If you want to establish a reading habit, put your Kindle right next to your bed or next to the couch (or wherever you typically read). Have the book you are currently reading as your start screen. If you need reading glasses, make sure to place them right next to your Kindle.

Ideas for Breaking Bad Habits

Here is how to use the 20-second rule for breaking bad habits.

Watching TV/Netflix

If you want to cut down on your TV or Netflix time, remove the batteries from your remote control and place them in another room. Put the remote control in yet another room. Pull the wall plug of your TV. Move your couch, so that it is not facing the TV anymore.

Now, to start watching, you have to get up, walk to the next room, and get the batteries. Then you have to walk to another room and get the remote control. Now you have to put the battery inside. Next, you must plug in the TV and move the couch.

Facing this prospect, you will think twice about turning on the TV. What used to be an easy distraction has now become a chore.

Of course, you could also just sell your TV. This would be the most effective option. You cannot use what is not there. However, many people won’t be ready to do so yet. For them, gradually weaning themselves off the TV is the better option.

Losing Weight

If you are prone to junk food, throw away all snacks and sweets. Next time you feel like stuffing yourself, you will have to drive to the store first. That’s a lot of hassle for a box of donuts. Chances are you will just stay at home.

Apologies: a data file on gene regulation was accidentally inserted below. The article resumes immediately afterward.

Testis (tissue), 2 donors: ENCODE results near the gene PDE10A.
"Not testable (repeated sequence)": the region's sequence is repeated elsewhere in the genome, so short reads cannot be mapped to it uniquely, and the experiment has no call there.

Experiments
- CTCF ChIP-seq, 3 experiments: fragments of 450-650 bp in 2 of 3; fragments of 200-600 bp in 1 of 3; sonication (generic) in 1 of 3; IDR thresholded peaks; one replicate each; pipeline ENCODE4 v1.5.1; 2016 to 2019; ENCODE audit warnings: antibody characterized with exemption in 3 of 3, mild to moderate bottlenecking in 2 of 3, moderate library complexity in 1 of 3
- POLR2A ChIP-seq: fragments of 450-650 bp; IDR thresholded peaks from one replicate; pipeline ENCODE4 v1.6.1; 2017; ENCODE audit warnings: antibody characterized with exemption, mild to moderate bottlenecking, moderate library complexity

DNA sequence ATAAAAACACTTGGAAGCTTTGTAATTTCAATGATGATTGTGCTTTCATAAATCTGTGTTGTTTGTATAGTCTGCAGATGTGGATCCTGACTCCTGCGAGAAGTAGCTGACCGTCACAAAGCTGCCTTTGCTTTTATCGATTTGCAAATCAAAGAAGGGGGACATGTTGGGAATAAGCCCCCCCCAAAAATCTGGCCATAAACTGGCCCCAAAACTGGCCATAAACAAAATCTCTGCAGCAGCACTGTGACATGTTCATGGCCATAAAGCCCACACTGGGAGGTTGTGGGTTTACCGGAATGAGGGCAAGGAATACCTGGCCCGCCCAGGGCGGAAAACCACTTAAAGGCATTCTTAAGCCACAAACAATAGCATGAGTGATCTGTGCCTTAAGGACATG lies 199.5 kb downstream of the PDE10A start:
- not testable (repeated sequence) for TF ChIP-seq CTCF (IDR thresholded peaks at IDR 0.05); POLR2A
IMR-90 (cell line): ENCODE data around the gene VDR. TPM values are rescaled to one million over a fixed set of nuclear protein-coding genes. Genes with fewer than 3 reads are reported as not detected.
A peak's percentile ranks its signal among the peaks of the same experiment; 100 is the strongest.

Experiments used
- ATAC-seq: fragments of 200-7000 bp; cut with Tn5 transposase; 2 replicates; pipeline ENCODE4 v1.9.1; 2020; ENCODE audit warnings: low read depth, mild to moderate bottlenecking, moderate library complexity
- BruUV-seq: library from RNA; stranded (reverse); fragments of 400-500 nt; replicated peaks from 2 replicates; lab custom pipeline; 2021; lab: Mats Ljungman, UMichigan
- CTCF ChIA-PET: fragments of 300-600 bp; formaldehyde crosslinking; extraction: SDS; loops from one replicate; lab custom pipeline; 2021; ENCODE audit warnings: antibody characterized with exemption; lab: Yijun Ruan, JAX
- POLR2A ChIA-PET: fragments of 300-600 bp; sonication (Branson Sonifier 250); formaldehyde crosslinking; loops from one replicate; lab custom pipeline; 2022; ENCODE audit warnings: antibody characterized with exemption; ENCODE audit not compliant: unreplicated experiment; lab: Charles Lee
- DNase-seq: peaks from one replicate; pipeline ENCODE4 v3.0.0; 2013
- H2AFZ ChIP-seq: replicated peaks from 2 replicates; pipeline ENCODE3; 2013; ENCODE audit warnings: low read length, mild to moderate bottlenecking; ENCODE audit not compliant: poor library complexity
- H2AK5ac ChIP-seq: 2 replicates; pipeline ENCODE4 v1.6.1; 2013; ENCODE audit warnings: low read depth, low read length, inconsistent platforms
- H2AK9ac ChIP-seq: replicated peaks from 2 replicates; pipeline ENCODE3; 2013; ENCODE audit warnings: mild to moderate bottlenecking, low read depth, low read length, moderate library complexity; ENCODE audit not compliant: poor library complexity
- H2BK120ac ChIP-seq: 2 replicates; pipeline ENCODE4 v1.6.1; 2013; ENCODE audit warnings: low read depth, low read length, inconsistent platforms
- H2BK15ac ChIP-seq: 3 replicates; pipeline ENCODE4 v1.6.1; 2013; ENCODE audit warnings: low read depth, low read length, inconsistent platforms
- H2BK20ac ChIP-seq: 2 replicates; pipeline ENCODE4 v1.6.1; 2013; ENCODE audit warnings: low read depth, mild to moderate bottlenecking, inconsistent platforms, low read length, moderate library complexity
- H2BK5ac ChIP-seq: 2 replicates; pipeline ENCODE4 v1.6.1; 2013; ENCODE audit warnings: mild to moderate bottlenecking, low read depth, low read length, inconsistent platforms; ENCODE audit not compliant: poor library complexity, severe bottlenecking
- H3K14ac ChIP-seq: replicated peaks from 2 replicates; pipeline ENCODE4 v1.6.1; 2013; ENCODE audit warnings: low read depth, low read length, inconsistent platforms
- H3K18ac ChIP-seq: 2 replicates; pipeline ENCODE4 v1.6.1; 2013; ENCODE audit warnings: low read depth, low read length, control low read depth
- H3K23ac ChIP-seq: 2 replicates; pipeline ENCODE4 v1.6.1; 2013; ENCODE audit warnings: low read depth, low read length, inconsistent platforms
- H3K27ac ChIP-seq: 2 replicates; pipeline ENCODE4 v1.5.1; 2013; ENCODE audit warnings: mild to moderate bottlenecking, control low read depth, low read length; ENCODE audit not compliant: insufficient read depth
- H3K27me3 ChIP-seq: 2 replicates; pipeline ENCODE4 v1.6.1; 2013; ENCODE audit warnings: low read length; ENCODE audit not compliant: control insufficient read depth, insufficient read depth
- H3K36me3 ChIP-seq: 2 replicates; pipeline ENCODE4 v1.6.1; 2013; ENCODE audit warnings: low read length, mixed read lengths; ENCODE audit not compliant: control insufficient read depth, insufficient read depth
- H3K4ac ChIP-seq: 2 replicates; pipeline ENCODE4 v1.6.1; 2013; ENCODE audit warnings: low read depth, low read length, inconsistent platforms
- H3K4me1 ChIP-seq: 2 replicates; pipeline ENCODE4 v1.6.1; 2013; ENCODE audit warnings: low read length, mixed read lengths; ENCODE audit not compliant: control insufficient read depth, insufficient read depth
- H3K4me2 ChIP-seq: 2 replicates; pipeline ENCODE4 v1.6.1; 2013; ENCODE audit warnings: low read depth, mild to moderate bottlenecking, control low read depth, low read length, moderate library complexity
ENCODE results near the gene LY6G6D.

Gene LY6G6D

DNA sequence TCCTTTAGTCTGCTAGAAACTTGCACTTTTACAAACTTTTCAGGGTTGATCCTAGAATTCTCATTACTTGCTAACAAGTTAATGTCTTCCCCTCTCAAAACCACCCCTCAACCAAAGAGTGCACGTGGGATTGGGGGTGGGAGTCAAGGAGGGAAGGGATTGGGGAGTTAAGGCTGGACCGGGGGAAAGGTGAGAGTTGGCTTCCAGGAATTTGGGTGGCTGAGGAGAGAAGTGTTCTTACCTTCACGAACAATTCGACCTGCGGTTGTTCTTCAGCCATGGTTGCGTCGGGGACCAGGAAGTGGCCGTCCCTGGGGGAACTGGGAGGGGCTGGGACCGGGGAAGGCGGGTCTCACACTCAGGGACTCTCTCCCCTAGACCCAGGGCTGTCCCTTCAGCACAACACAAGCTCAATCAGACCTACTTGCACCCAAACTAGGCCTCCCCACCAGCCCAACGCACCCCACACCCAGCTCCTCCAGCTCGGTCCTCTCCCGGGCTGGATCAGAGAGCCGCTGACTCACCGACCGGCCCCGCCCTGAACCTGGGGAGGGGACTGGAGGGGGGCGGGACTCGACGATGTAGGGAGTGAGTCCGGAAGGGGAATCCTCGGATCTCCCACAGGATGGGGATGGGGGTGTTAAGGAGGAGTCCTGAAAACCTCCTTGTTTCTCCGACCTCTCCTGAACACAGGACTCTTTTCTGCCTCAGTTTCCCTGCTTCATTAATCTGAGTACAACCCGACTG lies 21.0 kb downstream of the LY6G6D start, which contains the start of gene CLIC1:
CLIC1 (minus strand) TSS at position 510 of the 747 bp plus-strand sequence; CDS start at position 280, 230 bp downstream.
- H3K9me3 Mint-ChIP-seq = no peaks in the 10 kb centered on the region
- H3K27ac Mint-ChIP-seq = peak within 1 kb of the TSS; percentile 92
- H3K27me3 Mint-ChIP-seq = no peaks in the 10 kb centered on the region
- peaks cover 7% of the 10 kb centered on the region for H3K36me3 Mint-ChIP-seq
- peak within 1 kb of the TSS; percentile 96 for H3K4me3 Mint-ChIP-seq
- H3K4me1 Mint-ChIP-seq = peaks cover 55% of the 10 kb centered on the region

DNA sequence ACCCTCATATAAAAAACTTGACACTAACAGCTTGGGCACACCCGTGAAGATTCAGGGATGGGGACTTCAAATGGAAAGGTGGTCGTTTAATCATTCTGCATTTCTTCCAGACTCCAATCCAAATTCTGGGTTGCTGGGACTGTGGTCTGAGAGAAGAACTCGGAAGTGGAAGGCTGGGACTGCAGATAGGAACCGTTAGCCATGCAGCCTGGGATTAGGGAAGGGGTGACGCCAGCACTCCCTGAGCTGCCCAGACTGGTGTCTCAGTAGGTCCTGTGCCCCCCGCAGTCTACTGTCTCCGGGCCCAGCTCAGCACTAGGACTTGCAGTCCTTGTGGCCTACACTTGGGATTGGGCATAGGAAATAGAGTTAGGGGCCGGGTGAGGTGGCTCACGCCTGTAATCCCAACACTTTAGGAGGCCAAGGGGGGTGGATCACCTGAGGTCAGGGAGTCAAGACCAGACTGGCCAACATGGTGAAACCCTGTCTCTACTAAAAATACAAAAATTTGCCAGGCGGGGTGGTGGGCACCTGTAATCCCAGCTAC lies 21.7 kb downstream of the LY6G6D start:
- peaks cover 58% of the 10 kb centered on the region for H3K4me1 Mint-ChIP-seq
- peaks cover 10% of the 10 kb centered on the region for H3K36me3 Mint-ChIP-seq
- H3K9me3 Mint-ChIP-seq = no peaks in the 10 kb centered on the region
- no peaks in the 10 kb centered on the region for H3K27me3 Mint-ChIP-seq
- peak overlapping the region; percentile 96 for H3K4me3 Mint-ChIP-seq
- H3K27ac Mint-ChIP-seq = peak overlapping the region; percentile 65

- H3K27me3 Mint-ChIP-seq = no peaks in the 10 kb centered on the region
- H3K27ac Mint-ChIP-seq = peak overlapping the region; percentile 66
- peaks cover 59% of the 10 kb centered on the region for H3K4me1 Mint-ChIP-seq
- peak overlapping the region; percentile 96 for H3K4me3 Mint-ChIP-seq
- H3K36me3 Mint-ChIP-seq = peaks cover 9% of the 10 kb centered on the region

If you are not ready to throw away all your junk food yet, you could ask your neighbor to store it for you. Now, every time you want to indulge, you must get up, get dressed, leave the house, walk over to your neighbor, and knock on their door. On top of that, there is an element of peer pressure. Your neighbor is now a spectator to your lack of impulse control. This will make it even harder to pig out.

Drinking Less

To consume less alcohol, consider the following strategies.

Store your beer outside the fridge and somewhere far away from it, e.g., in the garage or the trunk of your car. This way, you first have to get up, leave the house, get a bottle, put it in the fridge, and wait for it to chill.

Or, you could dispose of whatever liquor you currently have at home. This way, you would have to drive to the store first.

Quitting Social Media

Getting over your social media addiction is hard. That’s because the required activation energy is so low. You just have to reach for your phone and tap on your preferred app. After that, it is one quick dopamine hit after another. No wonder we are all social media junkies at this point.

To overcome this, you must increase the activation energy as much as you can.

The first option is to place your phone in a different room at night before you go to bed. This way, you won’t instinctively reach for it after waking up. That’s a start.